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Sri Lanka pension fund crisis looming

ECNOMYNEXT – Sri Lanka’s main state-run pension fund’s assets are not growing as expected with net contributions in danger of turning negative unless the retirement age is extended with the workforce aging, senior analyst at a stock brokerage said.

Murtaza Jafferjee, Managing Director of JB Securities, said pension fund assets are now about 1.9 trillion rupees with the Employees’ Provident Fund (EPF), the largest, close to 1.5 trillion rupees.

“Pension fund assets, as a part of the financial system, are actually coming down – it has come down to about 15 percent,” he told an investment fund and asset management forum held by Fitch Ratings.

“What I suspect is happening is that most people are viewing EPF as a tax and they are collecting a lot of wages as allowances. So the (EPF) contribution is not based on the total wages only.

“That may explain why it is not keeping up with the financial system.”

The Employees’ Trust Fund (ETF), a non-contributory benefit scheme where only the employer makes a contribution on behalf of the employee, has assets of about 194 billion rupees compared with 172 billion rupees the previous year.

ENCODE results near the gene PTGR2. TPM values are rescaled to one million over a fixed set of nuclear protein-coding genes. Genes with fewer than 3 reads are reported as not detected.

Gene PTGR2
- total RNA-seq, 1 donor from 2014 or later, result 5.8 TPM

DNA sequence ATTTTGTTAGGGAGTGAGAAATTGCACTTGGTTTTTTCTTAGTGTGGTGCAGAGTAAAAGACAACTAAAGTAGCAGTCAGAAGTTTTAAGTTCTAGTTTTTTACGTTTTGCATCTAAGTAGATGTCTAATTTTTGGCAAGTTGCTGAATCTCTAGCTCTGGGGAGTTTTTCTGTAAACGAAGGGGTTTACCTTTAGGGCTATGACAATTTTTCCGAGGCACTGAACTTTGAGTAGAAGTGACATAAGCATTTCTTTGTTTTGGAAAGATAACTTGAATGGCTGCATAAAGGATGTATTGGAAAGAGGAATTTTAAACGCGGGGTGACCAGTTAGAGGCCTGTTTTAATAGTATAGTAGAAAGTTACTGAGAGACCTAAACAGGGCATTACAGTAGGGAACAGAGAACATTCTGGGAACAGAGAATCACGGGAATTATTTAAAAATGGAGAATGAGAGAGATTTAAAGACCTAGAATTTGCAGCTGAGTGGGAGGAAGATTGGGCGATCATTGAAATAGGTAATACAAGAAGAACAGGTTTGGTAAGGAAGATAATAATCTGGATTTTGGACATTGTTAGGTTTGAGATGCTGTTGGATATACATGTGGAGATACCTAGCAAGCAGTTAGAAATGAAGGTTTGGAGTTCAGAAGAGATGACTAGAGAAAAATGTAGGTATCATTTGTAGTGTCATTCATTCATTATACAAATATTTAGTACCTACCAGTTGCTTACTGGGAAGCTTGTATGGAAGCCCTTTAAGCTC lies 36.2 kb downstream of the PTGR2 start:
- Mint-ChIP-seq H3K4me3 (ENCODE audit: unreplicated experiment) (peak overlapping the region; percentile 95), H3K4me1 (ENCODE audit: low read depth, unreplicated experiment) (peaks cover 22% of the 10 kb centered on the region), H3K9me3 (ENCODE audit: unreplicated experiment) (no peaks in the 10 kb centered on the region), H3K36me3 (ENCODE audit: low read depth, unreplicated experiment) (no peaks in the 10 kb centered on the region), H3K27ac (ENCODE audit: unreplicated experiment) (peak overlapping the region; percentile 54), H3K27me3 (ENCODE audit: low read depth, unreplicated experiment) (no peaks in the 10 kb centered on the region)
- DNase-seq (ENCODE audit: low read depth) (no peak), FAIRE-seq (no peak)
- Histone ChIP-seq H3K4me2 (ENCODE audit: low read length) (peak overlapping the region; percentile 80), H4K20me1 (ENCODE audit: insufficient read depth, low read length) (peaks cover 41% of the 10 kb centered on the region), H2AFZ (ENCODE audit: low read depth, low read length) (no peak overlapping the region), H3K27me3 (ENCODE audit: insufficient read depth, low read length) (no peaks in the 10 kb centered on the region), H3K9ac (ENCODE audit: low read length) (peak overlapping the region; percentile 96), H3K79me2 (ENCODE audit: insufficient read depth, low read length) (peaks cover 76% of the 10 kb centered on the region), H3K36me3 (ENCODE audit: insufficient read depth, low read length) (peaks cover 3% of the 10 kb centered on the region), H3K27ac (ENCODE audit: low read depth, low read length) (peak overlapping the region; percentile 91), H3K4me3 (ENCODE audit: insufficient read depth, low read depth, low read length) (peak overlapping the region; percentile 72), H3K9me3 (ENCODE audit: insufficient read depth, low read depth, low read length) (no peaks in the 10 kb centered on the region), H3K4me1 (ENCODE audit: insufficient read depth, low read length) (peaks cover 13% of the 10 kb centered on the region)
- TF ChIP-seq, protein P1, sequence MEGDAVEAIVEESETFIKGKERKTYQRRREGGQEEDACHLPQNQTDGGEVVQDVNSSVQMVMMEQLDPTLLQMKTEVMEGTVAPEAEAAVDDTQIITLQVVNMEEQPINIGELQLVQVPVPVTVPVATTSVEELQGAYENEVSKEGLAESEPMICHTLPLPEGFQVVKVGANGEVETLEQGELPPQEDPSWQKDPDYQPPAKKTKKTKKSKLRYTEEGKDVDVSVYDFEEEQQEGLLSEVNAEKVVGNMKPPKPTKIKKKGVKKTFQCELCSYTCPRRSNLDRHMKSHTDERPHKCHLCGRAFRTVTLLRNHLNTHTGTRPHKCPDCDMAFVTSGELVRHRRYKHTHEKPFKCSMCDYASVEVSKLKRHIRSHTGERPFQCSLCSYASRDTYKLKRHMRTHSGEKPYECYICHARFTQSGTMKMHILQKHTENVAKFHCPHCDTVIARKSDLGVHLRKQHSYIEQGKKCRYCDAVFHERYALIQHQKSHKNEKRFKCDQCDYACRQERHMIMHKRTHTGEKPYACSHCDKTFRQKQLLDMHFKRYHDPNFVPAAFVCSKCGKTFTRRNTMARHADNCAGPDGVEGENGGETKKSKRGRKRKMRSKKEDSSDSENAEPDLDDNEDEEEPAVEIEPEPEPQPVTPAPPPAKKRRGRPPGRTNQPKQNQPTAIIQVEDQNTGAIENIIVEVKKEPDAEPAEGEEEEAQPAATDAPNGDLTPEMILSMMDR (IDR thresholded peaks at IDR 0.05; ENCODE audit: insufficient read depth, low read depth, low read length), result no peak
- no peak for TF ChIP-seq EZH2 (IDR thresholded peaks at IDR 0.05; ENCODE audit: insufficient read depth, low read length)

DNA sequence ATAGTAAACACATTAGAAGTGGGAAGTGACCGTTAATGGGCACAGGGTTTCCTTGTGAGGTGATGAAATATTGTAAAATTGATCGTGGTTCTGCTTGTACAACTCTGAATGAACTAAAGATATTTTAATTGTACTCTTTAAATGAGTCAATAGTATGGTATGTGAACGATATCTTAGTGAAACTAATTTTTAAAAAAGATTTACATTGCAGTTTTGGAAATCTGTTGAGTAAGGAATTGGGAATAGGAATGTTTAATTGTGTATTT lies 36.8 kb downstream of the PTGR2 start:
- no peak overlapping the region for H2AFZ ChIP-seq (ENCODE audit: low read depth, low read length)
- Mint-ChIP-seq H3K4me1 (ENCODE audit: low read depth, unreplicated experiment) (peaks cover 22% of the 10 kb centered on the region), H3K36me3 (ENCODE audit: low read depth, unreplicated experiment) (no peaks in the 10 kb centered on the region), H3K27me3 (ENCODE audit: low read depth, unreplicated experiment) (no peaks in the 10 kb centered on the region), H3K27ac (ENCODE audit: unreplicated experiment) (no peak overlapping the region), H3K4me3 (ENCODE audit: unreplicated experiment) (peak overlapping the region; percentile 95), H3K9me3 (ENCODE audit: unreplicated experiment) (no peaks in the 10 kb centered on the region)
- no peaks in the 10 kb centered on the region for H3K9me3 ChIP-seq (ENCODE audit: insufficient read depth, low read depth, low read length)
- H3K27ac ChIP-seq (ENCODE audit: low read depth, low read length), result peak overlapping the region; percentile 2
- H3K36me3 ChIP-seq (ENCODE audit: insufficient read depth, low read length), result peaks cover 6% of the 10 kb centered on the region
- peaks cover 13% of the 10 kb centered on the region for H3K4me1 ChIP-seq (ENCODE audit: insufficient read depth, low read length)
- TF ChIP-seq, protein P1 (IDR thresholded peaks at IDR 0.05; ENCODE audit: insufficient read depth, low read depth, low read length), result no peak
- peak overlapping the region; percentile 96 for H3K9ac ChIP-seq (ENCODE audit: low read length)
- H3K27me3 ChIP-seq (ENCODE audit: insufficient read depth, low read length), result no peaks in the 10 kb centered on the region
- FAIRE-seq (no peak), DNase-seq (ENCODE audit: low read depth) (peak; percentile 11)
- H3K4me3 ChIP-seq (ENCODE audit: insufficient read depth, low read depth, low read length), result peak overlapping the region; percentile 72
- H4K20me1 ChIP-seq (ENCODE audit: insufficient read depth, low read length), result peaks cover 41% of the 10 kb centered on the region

Most of the growth in assets is coming via returns even for the EPF.

“Net contributions in 2014 have only been about 25 billion rupees, most of it coming through returns,” Jafferjee said.

“There are a lot of withdrawals – people are coming to 55 years and withdrawing the money,” he said.

“With our demographic aging structure, unless they move the retirement age, you might see net contributions going negative,” he said.





Jafferjee said the whole financial system has about 12 trillion rupees in assets of which 62 percent are with deposit taking institutions like commercial banks, finance companies and rural banks.

Contractual savings institutions like the EPF and ETF and insurance firms have less than 20 percent each.
(Colombo/September 21 2015)

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